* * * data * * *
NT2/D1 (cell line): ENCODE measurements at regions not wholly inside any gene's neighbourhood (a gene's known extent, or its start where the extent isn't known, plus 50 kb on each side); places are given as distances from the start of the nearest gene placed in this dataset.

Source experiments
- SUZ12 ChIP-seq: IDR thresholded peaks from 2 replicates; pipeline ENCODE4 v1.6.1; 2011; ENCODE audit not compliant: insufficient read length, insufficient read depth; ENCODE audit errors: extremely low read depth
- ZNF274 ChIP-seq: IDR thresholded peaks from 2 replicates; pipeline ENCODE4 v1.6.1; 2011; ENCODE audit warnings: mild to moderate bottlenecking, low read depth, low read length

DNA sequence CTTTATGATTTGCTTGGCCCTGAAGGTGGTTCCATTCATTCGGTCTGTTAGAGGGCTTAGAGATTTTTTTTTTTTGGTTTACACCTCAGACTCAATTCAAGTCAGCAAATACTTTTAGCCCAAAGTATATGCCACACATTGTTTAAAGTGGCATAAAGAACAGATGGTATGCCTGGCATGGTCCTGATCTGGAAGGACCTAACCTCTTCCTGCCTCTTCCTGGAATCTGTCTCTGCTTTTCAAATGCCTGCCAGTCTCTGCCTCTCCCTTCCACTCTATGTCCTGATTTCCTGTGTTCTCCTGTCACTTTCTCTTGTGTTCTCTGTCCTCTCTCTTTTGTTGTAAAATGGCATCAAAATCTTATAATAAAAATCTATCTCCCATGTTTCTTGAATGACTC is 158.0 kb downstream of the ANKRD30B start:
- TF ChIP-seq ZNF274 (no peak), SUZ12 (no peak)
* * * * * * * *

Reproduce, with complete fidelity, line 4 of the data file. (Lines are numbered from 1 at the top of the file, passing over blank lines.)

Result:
- ZNF274 ChIP-seq: IDR thresholded peaks from 2 replicates; pipeline ENCODE4 v1.6.1; 2011; ENCODE audit warnings: mild to moderate bottlenecking, low read depth, low read length